The UK, Australia, Ireland and New Zealand have recently agreed to jointly endorse a Statement of Principles for the Ethical Recruitment of International Students by Education Agents and Consultants.(known as the London Statement) While in the US, the use of agents is currently subject to much debate, other leading host countries have long accepted agents as a fact of life, and have endeavoured to work with them, while recognising that standards of service do vary enormously. The British Council, for example, offers agent training to help build a cadre of agents who are well-informed about the UK and can give students the best possible advice about studying there.
In an ideal world, we might all wish to see some form of accreditation system which checked up on agents' competence to advise, ensured they were acting ethically and provided a complaints scheme for students who had been poorly advised. Providing any such scheme on a global basis would be a colossal undertaking, and it is therefore understandable that the London Statement is only a statement of principles, not a kitemarking scheme.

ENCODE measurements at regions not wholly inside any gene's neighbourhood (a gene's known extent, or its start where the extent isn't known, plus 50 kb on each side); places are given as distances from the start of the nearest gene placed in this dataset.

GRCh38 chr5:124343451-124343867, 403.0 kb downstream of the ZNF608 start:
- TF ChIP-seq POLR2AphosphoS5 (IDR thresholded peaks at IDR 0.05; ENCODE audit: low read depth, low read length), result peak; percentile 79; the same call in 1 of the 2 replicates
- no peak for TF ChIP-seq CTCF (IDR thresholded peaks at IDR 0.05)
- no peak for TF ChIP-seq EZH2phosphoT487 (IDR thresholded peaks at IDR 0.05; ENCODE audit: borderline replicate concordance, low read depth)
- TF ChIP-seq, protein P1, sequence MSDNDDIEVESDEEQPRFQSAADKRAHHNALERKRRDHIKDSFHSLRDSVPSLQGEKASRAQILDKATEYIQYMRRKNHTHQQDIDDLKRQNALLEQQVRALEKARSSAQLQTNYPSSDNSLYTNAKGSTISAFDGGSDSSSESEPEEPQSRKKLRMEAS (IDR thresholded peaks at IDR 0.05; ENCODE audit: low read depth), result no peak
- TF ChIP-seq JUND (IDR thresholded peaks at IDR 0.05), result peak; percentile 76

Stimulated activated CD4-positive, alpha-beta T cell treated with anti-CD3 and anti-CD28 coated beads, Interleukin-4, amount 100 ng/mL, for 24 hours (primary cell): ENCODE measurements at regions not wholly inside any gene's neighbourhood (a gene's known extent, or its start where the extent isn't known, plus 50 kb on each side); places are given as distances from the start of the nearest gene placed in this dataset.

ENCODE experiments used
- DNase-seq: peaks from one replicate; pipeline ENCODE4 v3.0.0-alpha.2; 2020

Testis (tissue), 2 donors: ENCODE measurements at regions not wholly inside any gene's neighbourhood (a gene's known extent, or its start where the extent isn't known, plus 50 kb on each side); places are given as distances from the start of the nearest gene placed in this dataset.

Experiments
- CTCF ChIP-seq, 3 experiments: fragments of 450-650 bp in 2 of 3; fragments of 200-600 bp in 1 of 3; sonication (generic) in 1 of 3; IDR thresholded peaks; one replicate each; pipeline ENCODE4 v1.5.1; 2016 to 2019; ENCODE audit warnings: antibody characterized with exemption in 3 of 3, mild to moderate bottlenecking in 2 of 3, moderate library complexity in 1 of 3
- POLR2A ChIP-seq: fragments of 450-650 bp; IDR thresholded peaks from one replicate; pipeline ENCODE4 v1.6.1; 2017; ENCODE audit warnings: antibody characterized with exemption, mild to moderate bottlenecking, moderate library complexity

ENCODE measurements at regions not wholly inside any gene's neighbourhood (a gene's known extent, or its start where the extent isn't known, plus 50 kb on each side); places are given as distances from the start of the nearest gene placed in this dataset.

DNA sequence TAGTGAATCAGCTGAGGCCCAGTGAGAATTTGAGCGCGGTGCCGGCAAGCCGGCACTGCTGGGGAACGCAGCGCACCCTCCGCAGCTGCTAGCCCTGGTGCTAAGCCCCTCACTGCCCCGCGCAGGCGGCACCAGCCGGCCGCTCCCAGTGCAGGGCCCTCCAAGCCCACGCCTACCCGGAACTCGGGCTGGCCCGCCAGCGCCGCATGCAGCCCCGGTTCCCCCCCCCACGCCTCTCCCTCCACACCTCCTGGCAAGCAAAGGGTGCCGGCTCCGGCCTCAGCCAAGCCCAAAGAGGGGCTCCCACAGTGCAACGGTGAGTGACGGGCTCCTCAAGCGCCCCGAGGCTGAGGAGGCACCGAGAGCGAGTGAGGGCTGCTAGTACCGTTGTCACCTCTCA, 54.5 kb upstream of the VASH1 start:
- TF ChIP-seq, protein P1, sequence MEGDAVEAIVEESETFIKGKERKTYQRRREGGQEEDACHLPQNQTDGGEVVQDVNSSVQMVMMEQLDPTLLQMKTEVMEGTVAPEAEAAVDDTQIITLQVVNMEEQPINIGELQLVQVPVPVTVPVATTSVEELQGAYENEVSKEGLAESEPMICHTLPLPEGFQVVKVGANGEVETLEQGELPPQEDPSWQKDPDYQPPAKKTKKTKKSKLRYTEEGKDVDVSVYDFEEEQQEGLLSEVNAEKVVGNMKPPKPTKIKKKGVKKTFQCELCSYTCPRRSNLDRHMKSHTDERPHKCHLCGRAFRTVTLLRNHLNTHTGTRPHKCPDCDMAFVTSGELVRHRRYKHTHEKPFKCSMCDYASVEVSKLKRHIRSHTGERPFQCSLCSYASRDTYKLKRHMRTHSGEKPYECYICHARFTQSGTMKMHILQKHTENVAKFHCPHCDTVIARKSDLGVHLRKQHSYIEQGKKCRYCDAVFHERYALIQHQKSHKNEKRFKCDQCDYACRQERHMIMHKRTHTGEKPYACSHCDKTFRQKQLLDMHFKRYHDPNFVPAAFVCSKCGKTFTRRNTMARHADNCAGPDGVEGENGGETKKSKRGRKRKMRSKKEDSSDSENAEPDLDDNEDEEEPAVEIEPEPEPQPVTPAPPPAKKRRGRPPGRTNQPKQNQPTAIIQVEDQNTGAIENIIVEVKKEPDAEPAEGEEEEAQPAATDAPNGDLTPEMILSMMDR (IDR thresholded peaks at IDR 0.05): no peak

Nevertheless, it provides a useful indicator to students of what standards of service they should expect. It will remain vital for students to seek independent advice about the competence and impartiality of any agent they wish to use, not just to take at face value agents' claims abouting adhering to the principles.
Institutions too can help by encouraging adherence to the principles, ensuring they vet agents, and clearly publicise with which agents they have agreements.
So while "buyer beware" remains the motto, we welome the London statement for asserting international students' right to expect impartial and expert advise.